In South Africa, Truth and Reconciliation took place after the apartheid government had basically been defanged and rendered helpless. The possibility of its returning to power was by that point a non-issue. In the United States, deprivations of power are in order in the case of those currently wielding it to incinerate people from the skies without trial and leave people languishing indefinitely in a globalized system of torture and imprisonment-- but ideally, these will be deprivations carried out through elections rather than imprisonment. As for those, like the former president in Texas, who are out of office and likely to remain so-- and who, unlike their erstwhile seconds-in-command, seem content to keep aloof of politics-- perhaps the best case scenario is that they simply remain where they are and paint.
Crucially, this is not because Bush or the agents of apartheid (not moral equals, by any means, but both criminal in their way) really deserve to be immune to the forces of accountability. But, to quote Rupert Giles-- far and away the greatest intellectual I have ever cited on this blog-- "To forgive is an act of compassion, [...] it's not done because people deserve it." Meanwhile, suffering in all forms is an evil-- and inflicting it, even on the guilty, does not ultimately serve any end in itself, other than to extend suffering's domain on Earth.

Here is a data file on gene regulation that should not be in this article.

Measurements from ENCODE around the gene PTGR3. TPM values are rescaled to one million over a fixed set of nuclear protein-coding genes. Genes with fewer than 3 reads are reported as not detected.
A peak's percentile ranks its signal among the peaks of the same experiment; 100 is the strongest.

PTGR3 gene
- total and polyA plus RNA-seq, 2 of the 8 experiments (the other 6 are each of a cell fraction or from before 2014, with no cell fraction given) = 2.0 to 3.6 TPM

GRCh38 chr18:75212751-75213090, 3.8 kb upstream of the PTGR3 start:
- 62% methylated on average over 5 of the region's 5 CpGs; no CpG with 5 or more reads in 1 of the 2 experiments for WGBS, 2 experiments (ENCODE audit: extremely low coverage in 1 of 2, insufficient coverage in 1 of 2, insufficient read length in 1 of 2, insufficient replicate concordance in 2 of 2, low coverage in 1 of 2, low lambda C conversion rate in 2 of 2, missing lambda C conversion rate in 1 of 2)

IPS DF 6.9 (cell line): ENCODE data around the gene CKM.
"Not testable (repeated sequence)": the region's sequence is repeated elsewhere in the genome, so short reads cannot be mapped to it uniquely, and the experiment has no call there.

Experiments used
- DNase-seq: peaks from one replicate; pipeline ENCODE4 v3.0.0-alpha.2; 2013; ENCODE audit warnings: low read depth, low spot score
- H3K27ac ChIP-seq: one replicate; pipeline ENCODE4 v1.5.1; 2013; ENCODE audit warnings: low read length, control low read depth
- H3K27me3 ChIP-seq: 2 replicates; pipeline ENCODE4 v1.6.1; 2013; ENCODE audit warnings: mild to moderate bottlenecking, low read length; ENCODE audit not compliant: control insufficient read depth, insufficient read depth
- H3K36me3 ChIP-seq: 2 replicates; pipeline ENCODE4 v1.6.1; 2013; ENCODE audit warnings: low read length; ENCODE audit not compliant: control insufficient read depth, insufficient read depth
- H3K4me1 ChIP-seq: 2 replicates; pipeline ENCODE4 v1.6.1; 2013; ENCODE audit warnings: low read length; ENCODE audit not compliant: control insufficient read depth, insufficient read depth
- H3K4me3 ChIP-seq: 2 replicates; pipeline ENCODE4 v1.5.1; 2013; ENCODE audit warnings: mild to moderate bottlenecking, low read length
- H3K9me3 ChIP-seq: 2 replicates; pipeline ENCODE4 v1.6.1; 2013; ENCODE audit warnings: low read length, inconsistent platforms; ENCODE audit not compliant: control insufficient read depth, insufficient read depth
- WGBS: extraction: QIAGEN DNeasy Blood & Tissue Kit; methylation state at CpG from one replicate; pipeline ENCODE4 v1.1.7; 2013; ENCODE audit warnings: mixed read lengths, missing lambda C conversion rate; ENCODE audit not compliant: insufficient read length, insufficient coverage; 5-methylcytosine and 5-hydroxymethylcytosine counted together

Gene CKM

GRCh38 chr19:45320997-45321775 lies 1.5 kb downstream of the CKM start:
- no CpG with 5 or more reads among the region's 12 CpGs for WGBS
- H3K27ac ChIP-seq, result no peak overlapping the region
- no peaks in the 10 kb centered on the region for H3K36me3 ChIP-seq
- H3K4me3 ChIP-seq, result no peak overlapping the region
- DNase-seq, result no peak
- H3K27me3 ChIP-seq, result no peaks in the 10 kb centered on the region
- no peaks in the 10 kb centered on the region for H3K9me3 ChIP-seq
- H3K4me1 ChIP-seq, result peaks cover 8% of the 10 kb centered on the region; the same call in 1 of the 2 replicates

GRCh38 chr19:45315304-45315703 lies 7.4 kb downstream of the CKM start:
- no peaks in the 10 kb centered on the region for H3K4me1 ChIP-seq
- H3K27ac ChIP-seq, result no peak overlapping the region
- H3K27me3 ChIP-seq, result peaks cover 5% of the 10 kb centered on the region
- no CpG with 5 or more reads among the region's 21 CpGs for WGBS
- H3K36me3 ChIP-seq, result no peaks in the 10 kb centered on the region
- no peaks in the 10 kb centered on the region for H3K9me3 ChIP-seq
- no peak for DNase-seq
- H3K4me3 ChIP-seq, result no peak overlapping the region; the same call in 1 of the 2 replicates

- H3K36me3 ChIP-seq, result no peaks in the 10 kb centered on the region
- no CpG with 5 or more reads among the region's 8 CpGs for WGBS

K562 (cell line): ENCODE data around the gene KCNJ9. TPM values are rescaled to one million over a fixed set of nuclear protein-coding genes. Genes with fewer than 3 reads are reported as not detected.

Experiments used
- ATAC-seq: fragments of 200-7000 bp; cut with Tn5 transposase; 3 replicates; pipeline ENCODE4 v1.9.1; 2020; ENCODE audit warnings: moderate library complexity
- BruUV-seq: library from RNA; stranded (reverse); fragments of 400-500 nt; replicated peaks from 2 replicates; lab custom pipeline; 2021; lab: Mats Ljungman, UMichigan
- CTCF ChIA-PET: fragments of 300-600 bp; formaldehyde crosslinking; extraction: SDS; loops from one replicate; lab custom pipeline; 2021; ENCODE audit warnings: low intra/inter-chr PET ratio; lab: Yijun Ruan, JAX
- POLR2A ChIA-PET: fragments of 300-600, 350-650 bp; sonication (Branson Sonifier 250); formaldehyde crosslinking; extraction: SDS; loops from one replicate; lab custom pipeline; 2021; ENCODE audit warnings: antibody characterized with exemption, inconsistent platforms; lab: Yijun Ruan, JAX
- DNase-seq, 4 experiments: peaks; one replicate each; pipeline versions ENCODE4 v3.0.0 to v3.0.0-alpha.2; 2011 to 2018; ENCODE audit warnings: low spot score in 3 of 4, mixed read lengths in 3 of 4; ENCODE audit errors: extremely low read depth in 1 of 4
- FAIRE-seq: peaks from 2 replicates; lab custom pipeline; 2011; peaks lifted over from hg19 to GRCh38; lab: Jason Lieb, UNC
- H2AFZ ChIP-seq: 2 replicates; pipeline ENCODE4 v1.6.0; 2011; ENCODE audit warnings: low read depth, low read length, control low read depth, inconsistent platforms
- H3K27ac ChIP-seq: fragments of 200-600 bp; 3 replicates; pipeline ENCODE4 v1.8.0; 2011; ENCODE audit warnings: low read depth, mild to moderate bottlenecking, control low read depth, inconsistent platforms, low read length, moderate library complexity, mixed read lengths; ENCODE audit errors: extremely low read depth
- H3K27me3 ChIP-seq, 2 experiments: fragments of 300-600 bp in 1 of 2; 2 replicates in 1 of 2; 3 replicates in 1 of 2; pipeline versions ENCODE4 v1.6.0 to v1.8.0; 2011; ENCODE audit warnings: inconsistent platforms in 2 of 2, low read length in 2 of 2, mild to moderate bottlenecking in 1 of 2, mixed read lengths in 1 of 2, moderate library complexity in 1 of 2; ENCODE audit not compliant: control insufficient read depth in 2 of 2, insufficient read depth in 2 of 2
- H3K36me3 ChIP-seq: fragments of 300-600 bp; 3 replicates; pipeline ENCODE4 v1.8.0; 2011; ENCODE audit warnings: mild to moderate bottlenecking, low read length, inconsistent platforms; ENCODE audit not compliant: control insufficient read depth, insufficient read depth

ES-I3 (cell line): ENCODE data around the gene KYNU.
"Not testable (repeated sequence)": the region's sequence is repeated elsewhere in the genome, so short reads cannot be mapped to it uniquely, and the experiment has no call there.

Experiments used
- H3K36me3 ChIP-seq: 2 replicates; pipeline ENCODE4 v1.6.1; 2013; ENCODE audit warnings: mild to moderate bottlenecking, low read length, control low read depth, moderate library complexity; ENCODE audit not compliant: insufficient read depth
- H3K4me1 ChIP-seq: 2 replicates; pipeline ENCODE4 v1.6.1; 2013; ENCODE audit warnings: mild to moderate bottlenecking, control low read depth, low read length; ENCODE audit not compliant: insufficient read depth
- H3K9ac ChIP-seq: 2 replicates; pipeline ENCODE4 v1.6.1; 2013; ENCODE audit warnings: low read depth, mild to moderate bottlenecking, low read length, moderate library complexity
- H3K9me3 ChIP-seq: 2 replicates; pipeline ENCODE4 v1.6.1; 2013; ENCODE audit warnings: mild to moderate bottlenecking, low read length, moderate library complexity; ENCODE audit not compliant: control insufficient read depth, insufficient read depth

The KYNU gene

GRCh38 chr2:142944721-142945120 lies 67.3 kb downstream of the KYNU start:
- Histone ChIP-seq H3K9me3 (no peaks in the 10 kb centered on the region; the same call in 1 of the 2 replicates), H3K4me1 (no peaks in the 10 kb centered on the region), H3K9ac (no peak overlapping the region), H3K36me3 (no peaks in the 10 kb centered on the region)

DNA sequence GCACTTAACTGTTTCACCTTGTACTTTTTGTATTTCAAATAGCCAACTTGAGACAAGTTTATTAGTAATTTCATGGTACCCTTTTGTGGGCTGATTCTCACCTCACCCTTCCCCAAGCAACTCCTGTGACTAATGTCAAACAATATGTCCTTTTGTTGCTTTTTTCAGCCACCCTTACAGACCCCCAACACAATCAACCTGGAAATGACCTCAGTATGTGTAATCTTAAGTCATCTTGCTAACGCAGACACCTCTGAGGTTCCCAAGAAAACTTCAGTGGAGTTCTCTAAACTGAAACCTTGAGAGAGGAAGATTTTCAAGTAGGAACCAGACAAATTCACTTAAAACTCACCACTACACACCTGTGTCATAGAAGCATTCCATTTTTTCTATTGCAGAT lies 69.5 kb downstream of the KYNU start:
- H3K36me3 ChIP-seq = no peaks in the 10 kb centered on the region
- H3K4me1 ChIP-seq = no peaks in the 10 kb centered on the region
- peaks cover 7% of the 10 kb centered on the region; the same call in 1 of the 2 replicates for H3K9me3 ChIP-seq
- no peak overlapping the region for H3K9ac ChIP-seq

I am reminded of an Israeli film I saw as a teenager in which a young German man confronts the fact that his grandfather is a former Nazi war criminal. He meets and befriends an Israeli who is tasked by his government with tracking down such men, and in the final scene of the film, both of the protagonists have a chance to finally end the life of the former Nazi, who is now nonagenarian, bedridden, and senile. The Israeli, who has the greater cause for vengeance, finds he is unwilling to do it. The German, however, quietly unplugs the oxygen tank at his grandfather's side and watches him die.
The poignancy of the scene does not derive from any pity it generates for the supine war criminal, who passes quietly and unconsciously. One wonders whether he deserves even this small mercy, when he never showed any mercy toward the people he helped to asphyxiate, gun down, or slowly work to death in concentration camps. Rather, the poignancy derives from the ultimate futility of his death-- the fact that justice was not truly served by it, that none of the world's sorrows were healed or wounds assuaged by his last gasping breaths.
Making others feel the suffering we have undergone seems desirable in the abstract, but in the very moment of its satisfaction, the desire is shown up at last to be hollow and insubstantial. It is "stumbling up the breathless stair/ To burst into fulfillment's desolate attic," as Philip Larkin once put it.
So long as "accountability" concerns itself with tracking down every human rights abuser and throwing him behind bars, no matter how little threat he now poses to others, it will be conceived in this same futile spirit. It will not serve its own goal of justice, which depends on the elimination of suffering, rather than on spreading it around more thickly.